After starring in live stage productions and a requisite soap-opera stint, 26 year-old American actress Mackenzie Mauzy has made her way to the big screen as the lovable Rapunzel in Rob Marshall’s highly-anticipated film of Stephen Sondheim’s Into the Woods (which already has three Golden Globe noms). Mauzy opens up to FLARE about all the highs and lows on playing Rapunzel–including what it was like to work with Meryl Streep and those unwieldy 30-foot long extensions. —Takara Wong
Is there more pressure working on a film as oppose to a live production play? They have their own kind of versions of pressure. You have the adrenaline of it being live on Broadway, you sort of have to go with it – whatever happens, happens. But with film, it’s going to be out in the world forever, and that’s always kind of a daunting thing. You’re putting it in the hands of the director to pick the takes, and whatever that is, it’s set in stone forever. So that can be daunting, because actors are their own worst critics.
Your character, Rapunzel, had to have one of the most beautiful costumes in the movie, especially with all that hair. How was your costume prep for the movie? It was a lot of stuff. I’ll start with the hair: the process was like four hours long. It’s my hair, but it’s my hair braided into a long extension, so it just took forever. They were insistent upon using the top of my hair being the start of the braid, and it did probably look real that way, but it just added so much more time.
And probably weight, too? Oh, yes! I ended up wrapping it around my arm because I thought that Rapunzel had to have a way to be mobile. She doesn’t have gigantic neck muscles – and plus, it’s a tripping hazard.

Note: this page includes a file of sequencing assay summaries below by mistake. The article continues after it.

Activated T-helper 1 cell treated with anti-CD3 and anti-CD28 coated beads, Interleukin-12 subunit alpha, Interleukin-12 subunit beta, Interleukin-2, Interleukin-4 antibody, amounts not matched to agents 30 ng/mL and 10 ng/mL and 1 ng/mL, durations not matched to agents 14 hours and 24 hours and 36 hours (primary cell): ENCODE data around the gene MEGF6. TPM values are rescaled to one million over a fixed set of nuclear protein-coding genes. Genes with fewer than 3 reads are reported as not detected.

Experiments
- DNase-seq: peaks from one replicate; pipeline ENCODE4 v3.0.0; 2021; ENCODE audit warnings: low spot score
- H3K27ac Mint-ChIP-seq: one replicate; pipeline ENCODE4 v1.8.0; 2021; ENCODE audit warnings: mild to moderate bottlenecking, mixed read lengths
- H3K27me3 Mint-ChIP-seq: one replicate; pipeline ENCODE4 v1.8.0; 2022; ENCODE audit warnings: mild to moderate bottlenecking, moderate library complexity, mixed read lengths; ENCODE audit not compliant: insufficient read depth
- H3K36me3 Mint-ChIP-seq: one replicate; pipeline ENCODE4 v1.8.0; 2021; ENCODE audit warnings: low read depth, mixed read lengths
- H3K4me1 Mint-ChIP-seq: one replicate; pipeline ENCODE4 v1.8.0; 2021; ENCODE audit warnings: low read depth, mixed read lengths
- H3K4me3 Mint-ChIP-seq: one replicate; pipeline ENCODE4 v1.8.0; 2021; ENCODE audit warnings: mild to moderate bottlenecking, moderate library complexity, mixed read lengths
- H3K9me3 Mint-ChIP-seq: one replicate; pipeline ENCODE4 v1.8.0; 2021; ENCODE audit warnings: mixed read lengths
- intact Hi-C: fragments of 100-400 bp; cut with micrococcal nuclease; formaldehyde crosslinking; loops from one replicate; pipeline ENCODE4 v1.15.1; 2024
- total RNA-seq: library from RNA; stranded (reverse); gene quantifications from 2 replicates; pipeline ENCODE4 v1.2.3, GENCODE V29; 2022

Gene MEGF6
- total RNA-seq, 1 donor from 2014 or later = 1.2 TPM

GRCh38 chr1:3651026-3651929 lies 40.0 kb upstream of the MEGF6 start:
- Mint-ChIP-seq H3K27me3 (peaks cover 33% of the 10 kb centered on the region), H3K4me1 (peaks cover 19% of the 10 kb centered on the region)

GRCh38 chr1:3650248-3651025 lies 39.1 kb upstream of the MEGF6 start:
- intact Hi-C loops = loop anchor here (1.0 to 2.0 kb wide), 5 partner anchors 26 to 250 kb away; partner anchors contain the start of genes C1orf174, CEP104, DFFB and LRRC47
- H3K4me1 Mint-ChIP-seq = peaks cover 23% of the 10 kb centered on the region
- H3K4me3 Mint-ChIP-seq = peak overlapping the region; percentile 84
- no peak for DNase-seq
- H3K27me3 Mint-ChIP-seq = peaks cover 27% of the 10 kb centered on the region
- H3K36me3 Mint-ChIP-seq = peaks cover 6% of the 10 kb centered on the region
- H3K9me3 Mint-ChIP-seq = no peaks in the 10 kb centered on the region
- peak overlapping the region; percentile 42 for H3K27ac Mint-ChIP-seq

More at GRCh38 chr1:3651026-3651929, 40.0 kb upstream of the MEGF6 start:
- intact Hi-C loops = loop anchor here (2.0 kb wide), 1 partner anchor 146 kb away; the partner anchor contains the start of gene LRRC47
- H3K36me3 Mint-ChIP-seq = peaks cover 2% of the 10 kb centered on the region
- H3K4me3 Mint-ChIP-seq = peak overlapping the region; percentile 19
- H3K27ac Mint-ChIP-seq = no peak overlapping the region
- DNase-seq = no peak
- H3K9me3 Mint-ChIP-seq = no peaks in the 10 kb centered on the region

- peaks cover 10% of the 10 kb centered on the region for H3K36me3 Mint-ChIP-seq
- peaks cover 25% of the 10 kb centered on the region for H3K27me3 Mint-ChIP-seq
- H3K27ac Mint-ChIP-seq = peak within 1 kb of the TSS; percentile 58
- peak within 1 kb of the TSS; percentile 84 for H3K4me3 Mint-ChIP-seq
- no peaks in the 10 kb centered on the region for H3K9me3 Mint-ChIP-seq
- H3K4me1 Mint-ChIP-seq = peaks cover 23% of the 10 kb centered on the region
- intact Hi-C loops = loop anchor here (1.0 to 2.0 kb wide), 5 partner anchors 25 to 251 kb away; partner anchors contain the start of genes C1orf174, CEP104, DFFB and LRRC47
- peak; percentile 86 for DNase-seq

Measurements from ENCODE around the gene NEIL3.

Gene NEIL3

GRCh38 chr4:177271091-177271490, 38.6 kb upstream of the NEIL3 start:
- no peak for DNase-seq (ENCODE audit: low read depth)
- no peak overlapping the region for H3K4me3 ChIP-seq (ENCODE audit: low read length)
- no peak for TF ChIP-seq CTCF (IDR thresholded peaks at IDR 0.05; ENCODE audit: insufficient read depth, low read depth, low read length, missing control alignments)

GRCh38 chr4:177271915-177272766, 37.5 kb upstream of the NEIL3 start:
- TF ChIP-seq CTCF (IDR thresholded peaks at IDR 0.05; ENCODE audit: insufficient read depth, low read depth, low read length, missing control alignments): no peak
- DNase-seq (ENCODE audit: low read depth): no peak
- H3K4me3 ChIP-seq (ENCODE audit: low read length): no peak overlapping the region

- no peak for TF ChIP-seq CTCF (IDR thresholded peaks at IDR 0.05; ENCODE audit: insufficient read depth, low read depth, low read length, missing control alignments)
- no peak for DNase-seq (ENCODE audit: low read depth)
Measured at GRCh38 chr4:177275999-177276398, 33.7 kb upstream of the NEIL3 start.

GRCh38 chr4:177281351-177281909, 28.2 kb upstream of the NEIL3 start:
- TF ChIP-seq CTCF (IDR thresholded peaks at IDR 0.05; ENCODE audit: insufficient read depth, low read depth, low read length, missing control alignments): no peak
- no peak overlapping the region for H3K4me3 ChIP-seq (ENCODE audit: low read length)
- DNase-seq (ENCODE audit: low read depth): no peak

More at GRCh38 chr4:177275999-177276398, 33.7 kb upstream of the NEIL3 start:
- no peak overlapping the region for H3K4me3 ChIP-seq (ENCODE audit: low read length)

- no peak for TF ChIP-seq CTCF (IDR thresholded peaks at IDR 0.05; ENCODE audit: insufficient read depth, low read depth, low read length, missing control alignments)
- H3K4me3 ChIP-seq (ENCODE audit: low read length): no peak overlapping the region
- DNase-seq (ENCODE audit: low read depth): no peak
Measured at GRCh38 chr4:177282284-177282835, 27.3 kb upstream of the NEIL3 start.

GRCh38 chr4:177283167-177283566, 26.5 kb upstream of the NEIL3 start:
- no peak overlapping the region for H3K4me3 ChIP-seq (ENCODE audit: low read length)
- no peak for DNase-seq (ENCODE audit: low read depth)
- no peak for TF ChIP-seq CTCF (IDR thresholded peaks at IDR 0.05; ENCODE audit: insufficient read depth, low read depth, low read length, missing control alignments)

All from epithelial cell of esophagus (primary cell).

You got to work closely with some very well distinguished actors in the movie, including Meryl Streep. Did you get any advice from her? Being in her presence you learn so much, she’s such a generous actress. She really not only does her own work, but I think has such an awareness of what she needs to give the other actors so that they can give her back what she needs. It’s that kind of duel-responsibility that is something that I really learned from her. Because just being in a scene, she’s giving so much to you, you receive it, you give something new back, and you’re creating something. That’s technically what it’s supposed to be like as an actor, but when you’re dealing with someone like Meryl Streep who is obviously incredible, it’s a whole new kind of experience and it really takes you out of yourself. It’s what actors live for.
The film takes place in a fantastical land – what was one of the weirdest props you worked with or saw on set while filming? We had to film in a swamp, so I had a little nest made out of twigs, and I had to deal with live snakes and a lot of swamps.
Was it filmed in a real-life swamp? Yup, a real life swamp. They had snakes brought in from a snake handler. I don’t know if those are props technically, but that was a crazy experience. And it was freezing and I had this dry suit on that was skin coloured, and if you’ve ever seen the Texas Chain Saw Massacre, that’s kind of what it looked. It was like a seal skin, or skin leather – you can’t see it in the film because it was on my legs. I could feel the water swishing around in my boots, but the water wasn’t actually touching my feet.
What were some of your most memorable behind-the-scenes moments with your costars, like Billy Magnussen? He’s a jokester, everyone knows that. We were playing that game where you put your phone up to your forehead and you have to guess the word [Heads Up!]. We were all together for the orchestra and vocal recording days, Rob [Marshall] called us in all at once, so we would play celebrity games, and we had cast dinners.
If you could choose to be any fairy tale character, other than Rapunzel, who would you be and why? Oh wow, I’ve said Ariel before because she’s awesome, and she can be a mermaid and breathe under water. But I’ve always loved Belle in Beauty and the Beast. I think it’s the idea of discovering something that you never knew was there – this whole long lost love story. Every since I was a little girl I was always caught up in that journey, believing in someone and seeing something in them. But it’s a tough call, because Cinderella is great too. Mostly because of the mice.
Into the Woods hits theatres Christmas Day.